Sinkholes. Sounds like Washington D.C.
In Florida, we have sinkholes that open, gaping, in the ground. Florida is a limestone peninsula riddled with caves and underground streams; as it rains and the limestone melts, open spaces in the rock cave in and the ground collapses.
This week, just east of Tampa, not far from where we live, a sinkhole opened under a house and a man in his bed, with a little of his bedroom furniture, dropped into the hole and disappeared. His body can’t be recovered from the hole, which goes down 50 to 60 feet and continues to grow. As the Tampa Bay Times wrote, “The sinkhole that took Jeffrey Bush’s life will be his final resting place.” It’s shocking. Sinkholes can open up anywhere. Our house is next to an ancient sinkhole that formed a tidal pond connected to the Gulf of Mexico. Another sinkhole could fall in at any time. We have, along with hurricane and flood insurance, sinkhole insurance.
A photo accompanying this story in The New York Times also shocked me. People across the street from the sinkhole house are out on lawn chairs in their front yards, watching the efforts at recovery and looking on as officials inspect and then condemn the house. They seem to be watching it like TV.
It reminds me of a scene in William Faulkner’s The Mansion, one of his Snopes books. A wealthy couple in a small town is getting a divorce, and the husband is moving out. Other townspeople line the fence at the couple’s house, and rural people come on mules and in wagons, to watch. Unashamedly. They just sit there, with picnic lunches, and watch.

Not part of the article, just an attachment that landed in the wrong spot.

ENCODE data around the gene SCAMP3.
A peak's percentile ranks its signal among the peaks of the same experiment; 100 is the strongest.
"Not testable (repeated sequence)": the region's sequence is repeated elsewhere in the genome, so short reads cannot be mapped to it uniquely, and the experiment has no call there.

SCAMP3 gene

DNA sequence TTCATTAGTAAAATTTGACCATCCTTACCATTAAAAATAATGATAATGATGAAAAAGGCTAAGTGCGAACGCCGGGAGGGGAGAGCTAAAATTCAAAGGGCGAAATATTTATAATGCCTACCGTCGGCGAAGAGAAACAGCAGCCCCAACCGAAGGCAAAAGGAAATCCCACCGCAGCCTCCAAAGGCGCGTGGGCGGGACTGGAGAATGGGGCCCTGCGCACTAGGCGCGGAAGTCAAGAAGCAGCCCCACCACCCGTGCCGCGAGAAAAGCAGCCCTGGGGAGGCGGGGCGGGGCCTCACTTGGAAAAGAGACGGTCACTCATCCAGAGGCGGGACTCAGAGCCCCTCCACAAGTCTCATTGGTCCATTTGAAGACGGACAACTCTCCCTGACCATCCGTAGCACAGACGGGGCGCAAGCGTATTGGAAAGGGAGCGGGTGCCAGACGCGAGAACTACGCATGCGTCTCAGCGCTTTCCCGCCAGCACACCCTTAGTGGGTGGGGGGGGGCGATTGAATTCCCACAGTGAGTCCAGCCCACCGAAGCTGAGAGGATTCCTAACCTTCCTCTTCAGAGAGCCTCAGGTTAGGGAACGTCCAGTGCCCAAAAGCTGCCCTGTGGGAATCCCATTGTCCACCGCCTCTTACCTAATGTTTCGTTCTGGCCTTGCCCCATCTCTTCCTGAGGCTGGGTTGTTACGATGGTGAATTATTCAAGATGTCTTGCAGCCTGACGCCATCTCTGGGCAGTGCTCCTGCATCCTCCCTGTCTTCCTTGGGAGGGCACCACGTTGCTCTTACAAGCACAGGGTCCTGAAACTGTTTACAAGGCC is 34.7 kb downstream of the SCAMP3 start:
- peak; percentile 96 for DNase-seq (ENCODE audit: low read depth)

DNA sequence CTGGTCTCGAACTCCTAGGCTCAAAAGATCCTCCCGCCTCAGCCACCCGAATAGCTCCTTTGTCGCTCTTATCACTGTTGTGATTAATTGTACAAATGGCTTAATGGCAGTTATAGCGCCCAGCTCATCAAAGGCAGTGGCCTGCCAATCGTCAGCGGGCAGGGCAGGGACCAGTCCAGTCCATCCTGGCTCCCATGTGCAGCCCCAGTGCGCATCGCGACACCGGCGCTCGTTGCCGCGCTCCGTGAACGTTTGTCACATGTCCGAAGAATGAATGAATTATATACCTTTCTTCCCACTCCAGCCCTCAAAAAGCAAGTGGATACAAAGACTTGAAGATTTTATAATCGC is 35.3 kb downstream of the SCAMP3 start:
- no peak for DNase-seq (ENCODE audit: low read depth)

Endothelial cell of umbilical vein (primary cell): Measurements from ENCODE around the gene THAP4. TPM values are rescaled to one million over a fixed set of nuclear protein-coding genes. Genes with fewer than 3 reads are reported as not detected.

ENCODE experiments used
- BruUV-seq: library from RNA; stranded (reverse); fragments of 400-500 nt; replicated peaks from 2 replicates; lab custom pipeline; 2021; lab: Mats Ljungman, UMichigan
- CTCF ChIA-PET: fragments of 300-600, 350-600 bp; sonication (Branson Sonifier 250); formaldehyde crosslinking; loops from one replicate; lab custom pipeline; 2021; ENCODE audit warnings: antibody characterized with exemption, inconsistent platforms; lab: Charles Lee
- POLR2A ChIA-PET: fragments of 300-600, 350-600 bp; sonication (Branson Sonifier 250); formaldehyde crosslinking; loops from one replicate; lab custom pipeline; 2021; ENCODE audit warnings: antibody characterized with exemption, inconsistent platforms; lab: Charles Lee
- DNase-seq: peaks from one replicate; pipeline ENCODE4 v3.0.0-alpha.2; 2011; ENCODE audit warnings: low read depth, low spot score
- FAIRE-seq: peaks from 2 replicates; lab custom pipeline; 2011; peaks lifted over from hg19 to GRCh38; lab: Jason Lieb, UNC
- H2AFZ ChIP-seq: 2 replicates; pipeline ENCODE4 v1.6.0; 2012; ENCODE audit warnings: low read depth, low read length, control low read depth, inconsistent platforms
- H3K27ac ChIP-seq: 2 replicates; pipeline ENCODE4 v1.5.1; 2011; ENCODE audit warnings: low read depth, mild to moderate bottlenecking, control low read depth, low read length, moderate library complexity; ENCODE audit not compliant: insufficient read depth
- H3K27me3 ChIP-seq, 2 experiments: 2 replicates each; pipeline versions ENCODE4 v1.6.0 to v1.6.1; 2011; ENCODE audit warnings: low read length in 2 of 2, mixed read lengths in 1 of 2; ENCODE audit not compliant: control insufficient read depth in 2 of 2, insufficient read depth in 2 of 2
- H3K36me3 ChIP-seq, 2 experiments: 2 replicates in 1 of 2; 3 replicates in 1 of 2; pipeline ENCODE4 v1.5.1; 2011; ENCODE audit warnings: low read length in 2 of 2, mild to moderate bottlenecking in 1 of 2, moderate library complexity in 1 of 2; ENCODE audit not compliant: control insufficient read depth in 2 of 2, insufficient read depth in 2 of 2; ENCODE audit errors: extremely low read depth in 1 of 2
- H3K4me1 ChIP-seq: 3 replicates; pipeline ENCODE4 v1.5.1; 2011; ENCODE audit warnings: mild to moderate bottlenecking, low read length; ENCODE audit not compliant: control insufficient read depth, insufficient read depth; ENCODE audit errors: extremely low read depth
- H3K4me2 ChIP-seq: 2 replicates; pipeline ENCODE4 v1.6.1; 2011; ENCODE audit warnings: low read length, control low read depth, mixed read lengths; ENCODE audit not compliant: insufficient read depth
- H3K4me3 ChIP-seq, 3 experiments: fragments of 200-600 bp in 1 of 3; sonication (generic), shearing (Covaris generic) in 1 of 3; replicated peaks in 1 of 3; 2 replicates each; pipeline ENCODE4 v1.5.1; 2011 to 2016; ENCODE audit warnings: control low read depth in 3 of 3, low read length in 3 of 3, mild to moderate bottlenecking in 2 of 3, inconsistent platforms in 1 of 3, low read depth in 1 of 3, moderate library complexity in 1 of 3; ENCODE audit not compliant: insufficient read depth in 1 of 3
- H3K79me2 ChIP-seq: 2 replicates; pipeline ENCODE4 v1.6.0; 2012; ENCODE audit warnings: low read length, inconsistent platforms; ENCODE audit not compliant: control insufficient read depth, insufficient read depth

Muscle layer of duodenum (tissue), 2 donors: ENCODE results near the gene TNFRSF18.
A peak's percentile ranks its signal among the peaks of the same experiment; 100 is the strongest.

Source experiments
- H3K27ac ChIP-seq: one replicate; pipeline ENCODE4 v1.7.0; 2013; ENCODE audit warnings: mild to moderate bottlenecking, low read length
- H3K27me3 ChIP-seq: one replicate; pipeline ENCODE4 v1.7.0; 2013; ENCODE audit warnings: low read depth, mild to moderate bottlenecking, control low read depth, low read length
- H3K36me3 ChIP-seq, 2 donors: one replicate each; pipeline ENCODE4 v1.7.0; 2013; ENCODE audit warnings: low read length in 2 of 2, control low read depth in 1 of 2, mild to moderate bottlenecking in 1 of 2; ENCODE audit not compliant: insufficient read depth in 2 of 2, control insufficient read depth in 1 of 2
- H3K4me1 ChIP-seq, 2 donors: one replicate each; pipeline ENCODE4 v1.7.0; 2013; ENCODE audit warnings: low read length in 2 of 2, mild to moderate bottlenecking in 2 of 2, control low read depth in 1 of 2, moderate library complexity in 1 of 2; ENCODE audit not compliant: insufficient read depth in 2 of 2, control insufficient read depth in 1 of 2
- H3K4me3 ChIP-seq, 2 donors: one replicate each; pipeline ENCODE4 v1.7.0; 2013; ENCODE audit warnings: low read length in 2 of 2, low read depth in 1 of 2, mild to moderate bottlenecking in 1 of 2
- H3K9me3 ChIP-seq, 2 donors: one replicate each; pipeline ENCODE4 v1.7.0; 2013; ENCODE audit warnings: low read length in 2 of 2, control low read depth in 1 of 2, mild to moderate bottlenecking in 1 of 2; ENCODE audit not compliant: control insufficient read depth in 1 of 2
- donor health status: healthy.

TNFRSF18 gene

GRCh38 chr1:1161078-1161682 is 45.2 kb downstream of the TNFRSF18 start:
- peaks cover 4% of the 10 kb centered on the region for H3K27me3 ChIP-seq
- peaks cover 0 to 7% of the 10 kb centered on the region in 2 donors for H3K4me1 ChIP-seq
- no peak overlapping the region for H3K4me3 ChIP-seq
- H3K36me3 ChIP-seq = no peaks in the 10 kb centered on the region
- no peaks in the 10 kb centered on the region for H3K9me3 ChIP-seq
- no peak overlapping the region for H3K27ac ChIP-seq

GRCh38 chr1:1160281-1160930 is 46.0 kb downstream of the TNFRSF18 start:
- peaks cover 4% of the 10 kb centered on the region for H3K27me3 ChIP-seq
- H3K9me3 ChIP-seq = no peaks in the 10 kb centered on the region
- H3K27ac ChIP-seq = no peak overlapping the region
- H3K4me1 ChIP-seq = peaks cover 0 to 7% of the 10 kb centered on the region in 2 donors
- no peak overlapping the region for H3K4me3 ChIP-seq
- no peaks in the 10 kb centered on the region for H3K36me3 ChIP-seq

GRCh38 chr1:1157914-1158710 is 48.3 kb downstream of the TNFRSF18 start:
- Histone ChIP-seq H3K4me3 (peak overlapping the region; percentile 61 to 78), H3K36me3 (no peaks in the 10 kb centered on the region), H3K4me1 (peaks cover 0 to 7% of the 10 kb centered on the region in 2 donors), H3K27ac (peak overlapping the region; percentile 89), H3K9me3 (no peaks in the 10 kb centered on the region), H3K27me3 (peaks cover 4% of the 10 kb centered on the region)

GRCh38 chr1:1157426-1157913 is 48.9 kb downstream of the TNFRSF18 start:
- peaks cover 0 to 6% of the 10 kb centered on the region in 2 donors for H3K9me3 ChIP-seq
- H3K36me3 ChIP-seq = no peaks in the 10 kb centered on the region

During the first battle of Bull Run, people from Washington came out with blankets and picnic hampers to watch the war begin.
How cold to sit and stare at others’ horror.
I mean no disrespect to Mr. Bush when I say it’s too bad a sinkhole doesn’t open up under Congress in D.C. And then I realize that one has. And we’re all unwilling, horrified spectators as our economy falls into the gaping hole caused by Congress’s — mostly Republicans, in my view — shocking irresponsibility.
But I’m not going to pull up a lawn chair to watch McConnell and Boehner and their motley crew sink the country. I’ve seen enough and am turning away from the wreckage and the wreckers.
— Bruce Benidt
(Photo from The New York Times)